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Russian Navy plans new supercarrier, but will it ever float? (+video)

The new Russian aircraft carrier would be larger than even the US's Nimitz class. But experts are skeptical that it will ever be realized.

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    The Russian aircraft carrier Admiral Kuznetsov sails in the Mediterranean Sea in January 1996.
    Courtesy of US Navy/Reuters/File
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Moscow is planning to build at least one giant aircraft carrier, even larger than the US Nimitz class of supercarriers, to give Russia's navy the ability to project power around the globe, according to naval chief Viktor Chirkov.

The new carrier is still in the early planning stages, and many experts doubt Russia has the ability to construct such a vessel. But Admiral Chirkov's announcement does come amid a massive naval buildup that will see the Russian navy receive 50 new warships this year alone.

"No doubt Russia needs this aircraft carrier, and not just one of them," says Viktor Litovkin, military editor of the official TASS news agency. "It might take 3 or 4 years to solve the basic technical problems, and find a drydock where it can be constructed. But Russia needs to go out into the ocean. Whether some people like it or not, we are a global power."

Few details have emerged about the planned carrier. But a scale model, built by the Krylov State Research Center in St. Petersburg where the ship is being designed, suggests it will be a seagoing behemoth capable of carrying about 100 fixed-wing aircraft (compared to 90 for a Nimitz carrier). Other innovations would include a US-style catapult take-off system, although the model shows the ship also having a ski-jump snout, the system used by Soviet-era carriers.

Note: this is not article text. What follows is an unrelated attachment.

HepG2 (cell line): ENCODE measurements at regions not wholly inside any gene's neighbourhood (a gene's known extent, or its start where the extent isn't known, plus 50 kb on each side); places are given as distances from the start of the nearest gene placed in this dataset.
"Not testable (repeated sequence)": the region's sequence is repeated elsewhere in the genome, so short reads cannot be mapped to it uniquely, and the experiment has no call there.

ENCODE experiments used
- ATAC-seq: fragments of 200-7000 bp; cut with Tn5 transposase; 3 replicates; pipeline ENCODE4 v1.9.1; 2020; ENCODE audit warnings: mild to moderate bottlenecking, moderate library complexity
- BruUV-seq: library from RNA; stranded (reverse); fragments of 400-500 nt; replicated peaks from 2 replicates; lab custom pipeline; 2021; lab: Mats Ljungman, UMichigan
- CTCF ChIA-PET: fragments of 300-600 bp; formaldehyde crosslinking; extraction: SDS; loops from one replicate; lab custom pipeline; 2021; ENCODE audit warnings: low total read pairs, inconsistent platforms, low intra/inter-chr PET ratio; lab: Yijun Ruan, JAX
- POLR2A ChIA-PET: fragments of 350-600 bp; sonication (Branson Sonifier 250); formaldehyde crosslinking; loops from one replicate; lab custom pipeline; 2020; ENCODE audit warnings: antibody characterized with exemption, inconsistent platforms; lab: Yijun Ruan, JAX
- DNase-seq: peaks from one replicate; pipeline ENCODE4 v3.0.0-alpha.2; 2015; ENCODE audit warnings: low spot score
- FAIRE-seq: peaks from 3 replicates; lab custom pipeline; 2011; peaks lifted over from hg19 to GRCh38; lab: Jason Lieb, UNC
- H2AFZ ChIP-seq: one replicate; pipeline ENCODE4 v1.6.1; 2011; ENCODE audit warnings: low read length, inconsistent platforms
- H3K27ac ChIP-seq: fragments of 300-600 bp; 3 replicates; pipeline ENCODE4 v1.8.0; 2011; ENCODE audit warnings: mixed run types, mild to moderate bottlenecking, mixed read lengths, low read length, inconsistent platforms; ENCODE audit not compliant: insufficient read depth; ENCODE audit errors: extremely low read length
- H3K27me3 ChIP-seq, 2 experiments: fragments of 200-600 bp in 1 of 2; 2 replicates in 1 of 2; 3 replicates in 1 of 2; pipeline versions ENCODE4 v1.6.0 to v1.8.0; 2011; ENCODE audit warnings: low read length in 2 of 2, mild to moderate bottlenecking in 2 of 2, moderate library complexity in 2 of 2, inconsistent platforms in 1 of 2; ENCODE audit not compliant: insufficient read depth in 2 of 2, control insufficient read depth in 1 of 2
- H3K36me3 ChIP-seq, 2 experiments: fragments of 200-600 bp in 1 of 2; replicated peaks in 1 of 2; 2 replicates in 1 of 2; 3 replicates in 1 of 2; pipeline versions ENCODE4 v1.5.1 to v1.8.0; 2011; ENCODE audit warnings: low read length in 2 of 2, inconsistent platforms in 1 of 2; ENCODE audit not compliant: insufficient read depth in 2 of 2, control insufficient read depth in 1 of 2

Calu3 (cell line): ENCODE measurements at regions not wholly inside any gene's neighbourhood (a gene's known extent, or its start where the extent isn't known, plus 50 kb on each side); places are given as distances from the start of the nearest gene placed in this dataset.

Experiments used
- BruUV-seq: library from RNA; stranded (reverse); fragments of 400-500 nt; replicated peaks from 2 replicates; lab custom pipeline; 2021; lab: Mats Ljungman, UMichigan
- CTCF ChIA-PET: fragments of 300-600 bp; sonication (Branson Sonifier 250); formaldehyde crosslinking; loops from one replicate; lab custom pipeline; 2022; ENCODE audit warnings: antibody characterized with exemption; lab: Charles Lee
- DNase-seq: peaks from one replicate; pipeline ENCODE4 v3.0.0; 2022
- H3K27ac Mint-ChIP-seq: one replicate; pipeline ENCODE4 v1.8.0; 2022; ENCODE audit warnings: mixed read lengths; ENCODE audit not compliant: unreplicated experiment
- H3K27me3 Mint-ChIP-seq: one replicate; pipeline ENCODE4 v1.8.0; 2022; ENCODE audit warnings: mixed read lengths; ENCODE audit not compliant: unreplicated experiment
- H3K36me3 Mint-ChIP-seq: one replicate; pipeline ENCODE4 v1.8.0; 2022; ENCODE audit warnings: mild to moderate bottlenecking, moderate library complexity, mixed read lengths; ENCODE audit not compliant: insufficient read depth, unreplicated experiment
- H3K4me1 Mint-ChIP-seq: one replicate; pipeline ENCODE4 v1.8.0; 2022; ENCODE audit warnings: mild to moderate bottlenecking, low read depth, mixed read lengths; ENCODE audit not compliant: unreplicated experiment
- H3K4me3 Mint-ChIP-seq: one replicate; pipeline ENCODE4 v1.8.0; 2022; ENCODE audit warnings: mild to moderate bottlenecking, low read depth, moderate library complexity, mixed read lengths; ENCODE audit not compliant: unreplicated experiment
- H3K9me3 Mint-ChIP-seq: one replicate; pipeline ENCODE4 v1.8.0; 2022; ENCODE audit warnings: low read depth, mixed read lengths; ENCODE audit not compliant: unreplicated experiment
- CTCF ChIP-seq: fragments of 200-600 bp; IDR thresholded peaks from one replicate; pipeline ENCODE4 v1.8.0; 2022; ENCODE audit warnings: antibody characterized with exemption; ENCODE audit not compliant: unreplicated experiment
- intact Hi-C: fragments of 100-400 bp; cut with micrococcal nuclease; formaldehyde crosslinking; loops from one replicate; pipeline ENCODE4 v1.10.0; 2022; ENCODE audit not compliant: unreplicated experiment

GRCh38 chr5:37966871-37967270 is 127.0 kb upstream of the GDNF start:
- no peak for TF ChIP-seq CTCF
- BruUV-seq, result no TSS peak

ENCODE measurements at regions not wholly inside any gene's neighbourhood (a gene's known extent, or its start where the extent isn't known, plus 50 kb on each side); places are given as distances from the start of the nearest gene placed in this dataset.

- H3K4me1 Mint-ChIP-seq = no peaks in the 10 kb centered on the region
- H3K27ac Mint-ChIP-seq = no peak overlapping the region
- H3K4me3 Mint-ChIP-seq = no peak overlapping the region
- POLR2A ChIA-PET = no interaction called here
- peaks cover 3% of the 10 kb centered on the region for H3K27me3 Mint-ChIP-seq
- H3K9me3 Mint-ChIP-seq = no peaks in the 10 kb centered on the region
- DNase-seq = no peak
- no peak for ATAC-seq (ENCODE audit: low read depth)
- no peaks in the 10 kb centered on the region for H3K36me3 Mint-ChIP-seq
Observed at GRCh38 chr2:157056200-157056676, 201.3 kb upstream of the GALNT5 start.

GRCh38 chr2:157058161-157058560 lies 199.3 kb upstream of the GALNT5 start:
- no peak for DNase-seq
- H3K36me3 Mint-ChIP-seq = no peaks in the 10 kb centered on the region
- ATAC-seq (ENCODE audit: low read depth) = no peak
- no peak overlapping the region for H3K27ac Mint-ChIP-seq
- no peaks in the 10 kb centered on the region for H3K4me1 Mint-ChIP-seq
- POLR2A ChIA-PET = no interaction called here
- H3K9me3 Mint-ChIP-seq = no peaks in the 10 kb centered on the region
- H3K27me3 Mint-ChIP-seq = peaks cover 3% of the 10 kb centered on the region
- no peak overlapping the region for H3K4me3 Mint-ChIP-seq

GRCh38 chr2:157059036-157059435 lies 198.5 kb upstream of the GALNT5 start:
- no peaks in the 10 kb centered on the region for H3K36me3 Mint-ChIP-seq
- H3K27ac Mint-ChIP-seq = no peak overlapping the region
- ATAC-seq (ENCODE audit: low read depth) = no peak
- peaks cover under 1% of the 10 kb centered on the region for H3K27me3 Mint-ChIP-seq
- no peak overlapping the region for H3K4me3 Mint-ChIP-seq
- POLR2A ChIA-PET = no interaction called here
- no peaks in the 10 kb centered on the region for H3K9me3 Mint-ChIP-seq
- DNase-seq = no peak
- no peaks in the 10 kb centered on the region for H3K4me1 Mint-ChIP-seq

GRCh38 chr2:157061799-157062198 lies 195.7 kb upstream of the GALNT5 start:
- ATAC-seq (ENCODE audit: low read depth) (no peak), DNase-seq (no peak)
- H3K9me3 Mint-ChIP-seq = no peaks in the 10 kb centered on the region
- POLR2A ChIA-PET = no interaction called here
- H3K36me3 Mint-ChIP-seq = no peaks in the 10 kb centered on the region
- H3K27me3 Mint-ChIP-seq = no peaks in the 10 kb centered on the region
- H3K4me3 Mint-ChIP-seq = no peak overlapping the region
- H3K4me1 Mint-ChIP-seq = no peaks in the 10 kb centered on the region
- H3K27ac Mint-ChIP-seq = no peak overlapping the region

Russia's sole operating carrier, the Admiral Kuznetsov, was launched in 1985, is half the size of a Nimitz class ship, and carries up to 50 aircraft.

Analysts say that Russia faces overwhelming obstacles if it goes ahead with the plan. Soviet aircraft carriers were built in Mikolaiv, Ukraine, and no comparable shipyards yet exist in Russia. Writing for Reuters, US military blogger David Axe summarizes all the reasons why the massive machine announced by Chirkov will probably never be built.

Some Russian security experts agree.

Alexander Golts, an analyst with the online newspaper Yezhednevny Zhurnal, says the Russian Navy has been lagging behind other military services in the struggle for resources, amid the huge rearmament program ordered by President Vladimir Putin. The Navy probably have invented the carrier project to attract the attention of politicians.

"There is a scramble for available funds; every service is trying to get more. So, the admirals decided to go public with this announcement," he says. "But it's mostly wishful thinking."

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